Prof. Burger's unique sense of humor and his teaching expertise combine to make him the ideal presenter of Thinkwell's entertaining and informative video lectures.

About this Author

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The Trigonomic Functions
Graphing Sine and Cosine Functions with Vertical and Horizontal Shifts
Graphing Sine and Cosine Functions with Phase Shifts Page [1 of 2]
Now I want to take a look at what happens if we take a look at these sine and cosine things and look at sort of a
horizontal translation, so we sort of move things to th right or to the left. Now, when we see this on other graphs, we
know exactly what happens. We’re changing the x values by taking x and replacing it by x plus something. But now
the question is, sort of, how does that have an effect on the graph itself?
Well, first of all, let me just sort of pose this as sort of a basic observation. If I’m finding any trig function, for this angle
let’s say, this value for x is this angle here. What happens if I add 2? to it? Well if I add 2? , remember, that’s just
360 so it’s just a take this and just loop it around but then I get right back to here. It has no effect. It has no effect on
anything. So, in fact, if I take one of these trig functions and add 2? to the angle, it shouldn’t change the value, right?
This thing sort of spins around. So, in fact, what I see here is the following. In fact, you can even see that visually.
Let’s take a look at it visually. Suppose I take a look at this. This is just a sine function graphed. And suppose, I say,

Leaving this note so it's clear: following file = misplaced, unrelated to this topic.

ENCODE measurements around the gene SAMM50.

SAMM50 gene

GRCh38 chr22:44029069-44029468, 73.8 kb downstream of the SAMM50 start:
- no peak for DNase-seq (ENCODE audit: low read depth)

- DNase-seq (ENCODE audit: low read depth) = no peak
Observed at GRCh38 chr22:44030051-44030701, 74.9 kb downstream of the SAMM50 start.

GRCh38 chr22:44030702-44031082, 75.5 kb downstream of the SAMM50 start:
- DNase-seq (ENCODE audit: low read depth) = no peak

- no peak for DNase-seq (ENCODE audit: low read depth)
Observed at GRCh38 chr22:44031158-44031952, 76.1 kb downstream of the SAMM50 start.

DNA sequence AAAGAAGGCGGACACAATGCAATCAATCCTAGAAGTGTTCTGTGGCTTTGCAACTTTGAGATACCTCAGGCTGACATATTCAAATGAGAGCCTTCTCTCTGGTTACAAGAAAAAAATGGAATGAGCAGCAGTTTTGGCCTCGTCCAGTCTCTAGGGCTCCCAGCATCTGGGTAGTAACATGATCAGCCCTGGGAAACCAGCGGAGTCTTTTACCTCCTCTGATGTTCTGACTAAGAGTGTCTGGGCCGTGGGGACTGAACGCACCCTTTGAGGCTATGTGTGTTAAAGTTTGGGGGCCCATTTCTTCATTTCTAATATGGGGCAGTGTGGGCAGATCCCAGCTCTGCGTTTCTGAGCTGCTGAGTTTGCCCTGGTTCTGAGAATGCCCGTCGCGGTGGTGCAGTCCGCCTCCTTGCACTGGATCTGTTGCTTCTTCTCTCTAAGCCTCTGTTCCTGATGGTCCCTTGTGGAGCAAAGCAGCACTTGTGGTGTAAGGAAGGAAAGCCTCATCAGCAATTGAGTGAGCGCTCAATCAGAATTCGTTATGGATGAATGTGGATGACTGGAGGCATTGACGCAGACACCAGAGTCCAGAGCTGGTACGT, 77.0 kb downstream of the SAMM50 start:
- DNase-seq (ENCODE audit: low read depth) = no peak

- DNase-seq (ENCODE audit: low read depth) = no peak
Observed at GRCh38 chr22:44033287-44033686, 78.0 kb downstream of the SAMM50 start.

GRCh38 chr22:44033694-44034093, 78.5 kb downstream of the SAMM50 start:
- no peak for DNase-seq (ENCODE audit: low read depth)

“Okay, I want you to take a look now at sine of x + 2? .” Now what does that mean? What does it mean to look at
sine of x + 2? ? Well that’s going to be a shift in the x direction, but now which way? Well, the plus 2? , you may
say, “Oh, wait a minute, I should be going to the right because it’s a plus.” But, no, that’s a classic mistake. In fact,
that’s a classic mistake on my top ten list of classic mistake, it’s Classic Mistake No. 8. The shifting mistake;
remember, add to y, go high, add to x, go west. So, in fact, I should be going in this direction, to the left, west, by 2? .
So, what does that mean? Well, let me actually sort of start me off at the right foot here. So, here’s the sine function,
right here. And now I’m going to shift this way by 2? , that means that this point here at 2? will now be at zero. Now
look at the sine function. Look what happens when I shift this over. The 2? , it’s the exact same function. It doesn’t
change. Because when you loop around, you’re back at the same angle you were before. So, in fact this equals just
sine, of x. It’s the same function. Because, if I translate it by one of its periods, it just lines up perfectly, right?
Another way of seeing this, maybe, is to take a look at the sine function and now see what happens when I shift it 2? .
Now watch what happens. I shift it 2? , they line up perfectly again. So, in fact, any multiple of 2? that I shift, will
not change this. So, for example, if I say, sine of x – 4? , it doesn’t change anything. I just take this picture and I shift
it now to the right 4? . So, now I just don’t go 2? , but I go another 2? . And it doesn’t change the picture.
Same thing with cosine, of course. So, if I say cosine of x, that’s the same thing as cosine of x + 8? . If I add or